Anonymous Coward | more than 10 years ago | (#9272160)

Rob "CmdrTaco" Malda stepped off the bus and was led into the yard of the Main
State Correctional Institute. He had been given ten years for participating in
a stock fraud. Five with good behavior. Years spent basking in the glow of a
CRT had been hard on him. His body was frail, his skin pallid. He knew he could
never make it through ten years in the general population with his virginity
intact. He had to get into solitary.

As soon as the burly guard unshackled him he made his move. Exhaling a feminine
"hmmph" he weakly slapped the guard. He was quickly taken to the ground,
receiving a swift kick to the ribs before being restrained. As he was dragged
to the solitary confinement cell he felt nothing but relief. "At least in
solitary," he thought "I'll be safe." Unfortunately for Rob he had picked the
wrong guard to mess with.

The next few days were uneventful. The time in his cell he spent evenly between
sleeping, reading a "Perl for Dummies" book he had gotten from the book cart,
and masturbating furiously. His self-flagellation was interrupted on the fourth
day. The burly guard he had attacked earlier stepped into his cell. The gleam
in the guards eye and the mean grin on his face made Rob's pecker quickly
shrivel in his hand. "You fucked with the wrong man when you fucked with
Michael Simms," said the guard. "The inmates here call me The Asshole for a
reason. Now come with me, punk."

The guard led him down the hall to one of several empty shower stalls. He
roughly threw Rob in the stall and locked the door. Rob was petrified. His mind
raced as he imagined the myriad of different tortures that could be in store
for him. His worst fears were confirmed when the guard returned. In his hands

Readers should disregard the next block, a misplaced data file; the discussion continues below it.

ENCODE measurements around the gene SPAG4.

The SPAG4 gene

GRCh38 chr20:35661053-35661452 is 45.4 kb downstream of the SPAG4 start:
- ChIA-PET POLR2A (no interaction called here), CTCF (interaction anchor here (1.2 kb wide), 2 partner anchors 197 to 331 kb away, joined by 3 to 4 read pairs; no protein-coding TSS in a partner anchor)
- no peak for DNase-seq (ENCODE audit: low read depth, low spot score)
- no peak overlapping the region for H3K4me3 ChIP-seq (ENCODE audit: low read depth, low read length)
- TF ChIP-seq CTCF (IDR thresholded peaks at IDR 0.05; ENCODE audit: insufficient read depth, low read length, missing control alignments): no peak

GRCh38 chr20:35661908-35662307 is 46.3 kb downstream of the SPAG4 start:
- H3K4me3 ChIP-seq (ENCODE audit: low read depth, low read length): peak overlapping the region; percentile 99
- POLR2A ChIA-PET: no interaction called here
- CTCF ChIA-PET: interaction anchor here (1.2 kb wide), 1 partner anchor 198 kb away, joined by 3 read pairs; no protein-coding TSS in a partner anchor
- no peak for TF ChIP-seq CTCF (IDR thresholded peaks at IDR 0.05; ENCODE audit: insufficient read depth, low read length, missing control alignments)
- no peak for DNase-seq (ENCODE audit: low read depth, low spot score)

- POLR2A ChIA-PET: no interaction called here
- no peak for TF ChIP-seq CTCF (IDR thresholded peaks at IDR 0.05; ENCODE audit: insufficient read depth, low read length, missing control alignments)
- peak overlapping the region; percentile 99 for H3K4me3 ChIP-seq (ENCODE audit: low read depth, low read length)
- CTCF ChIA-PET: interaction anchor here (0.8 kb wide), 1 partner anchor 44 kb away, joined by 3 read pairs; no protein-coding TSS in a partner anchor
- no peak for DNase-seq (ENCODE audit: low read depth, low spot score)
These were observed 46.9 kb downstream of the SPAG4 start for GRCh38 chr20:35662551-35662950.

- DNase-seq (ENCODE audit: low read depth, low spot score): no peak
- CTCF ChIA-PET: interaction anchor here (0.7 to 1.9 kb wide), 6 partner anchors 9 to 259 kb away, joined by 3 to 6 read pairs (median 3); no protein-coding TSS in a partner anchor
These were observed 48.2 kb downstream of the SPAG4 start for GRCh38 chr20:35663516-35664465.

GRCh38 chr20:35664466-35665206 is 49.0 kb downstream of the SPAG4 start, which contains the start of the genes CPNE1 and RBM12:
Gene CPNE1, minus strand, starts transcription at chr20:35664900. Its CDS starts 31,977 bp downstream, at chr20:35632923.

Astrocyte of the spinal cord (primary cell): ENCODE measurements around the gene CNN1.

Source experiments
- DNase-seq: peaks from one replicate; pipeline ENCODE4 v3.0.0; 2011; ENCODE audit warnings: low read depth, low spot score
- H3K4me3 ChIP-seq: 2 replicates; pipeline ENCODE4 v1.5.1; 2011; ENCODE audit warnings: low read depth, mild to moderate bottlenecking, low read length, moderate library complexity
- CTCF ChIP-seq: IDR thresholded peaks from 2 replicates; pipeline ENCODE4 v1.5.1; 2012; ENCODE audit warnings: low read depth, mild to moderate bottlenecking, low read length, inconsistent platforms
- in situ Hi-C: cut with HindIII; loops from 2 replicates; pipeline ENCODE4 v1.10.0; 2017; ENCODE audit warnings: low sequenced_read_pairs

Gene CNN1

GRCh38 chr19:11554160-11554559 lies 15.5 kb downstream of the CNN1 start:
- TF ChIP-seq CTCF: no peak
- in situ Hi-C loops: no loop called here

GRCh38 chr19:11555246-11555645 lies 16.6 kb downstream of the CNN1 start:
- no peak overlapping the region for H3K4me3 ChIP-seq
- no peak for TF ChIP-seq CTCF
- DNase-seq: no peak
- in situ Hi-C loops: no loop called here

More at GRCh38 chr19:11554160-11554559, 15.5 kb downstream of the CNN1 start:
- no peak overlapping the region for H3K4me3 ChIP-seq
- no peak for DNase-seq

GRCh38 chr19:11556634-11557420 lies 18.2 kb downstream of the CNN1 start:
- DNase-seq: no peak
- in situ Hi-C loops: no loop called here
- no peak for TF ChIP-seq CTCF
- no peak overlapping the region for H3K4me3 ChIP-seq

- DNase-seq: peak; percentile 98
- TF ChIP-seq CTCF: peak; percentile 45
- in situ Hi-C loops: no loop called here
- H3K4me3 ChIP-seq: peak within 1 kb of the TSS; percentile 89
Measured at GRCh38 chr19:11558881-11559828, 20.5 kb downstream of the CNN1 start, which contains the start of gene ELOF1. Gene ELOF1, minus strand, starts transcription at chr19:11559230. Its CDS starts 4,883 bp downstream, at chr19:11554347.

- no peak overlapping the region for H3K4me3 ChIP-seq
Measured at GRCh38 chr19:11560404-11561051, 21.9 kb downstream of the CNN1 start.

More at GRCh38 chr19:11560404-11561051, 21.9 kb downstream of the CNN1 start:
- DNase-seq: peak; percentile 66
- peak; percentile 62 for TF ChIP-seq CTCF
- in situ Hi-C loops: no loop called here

were a short black dress, black stilleto heels, and a curly blonde wig. "Strip
down and put this on, bitch." Rob did as instructed and was pleased to notice
that the dress fit well and the heels gave him a nice slimming effect. The
burly guard admired the drag queen. "The GNAA is gonna love you!"

The guard left the shower stall, only to return minutes later. He opened the
door and led 20 large black men into the stall. "Rob, meet the Gay Nigger
Association of America. GNAA, meet Rob. I'm sure you all will get along fine."
With that the guard slammed the shower door closed and walked away laughing.

The men approached Rob, backing him into a corner. The apparent leader stepped
forward. "No matter what I'm gonna fuck that purdy lil' ass of yours. Now I can
fuck it dry or you can lube it up for me." Rob knew he had no choice. He
kneeled in front of the leader, who began to slap his face with his 10 black
inches. Puss from syphilictic sores quickly covered Rob's cheeks. When the
leader was sufficiently aroused he placed his throbbing cock up to Rob's lips.
As soon as Rob opened his mouth the leader violently shoved his manhood to the
back of Rob's throat and exclaimed "Swallow my shit you cracker bitch!" Rob
gagged as he was violently face fucked.

Just when he was about to pass out the leader pulled out, turned him around and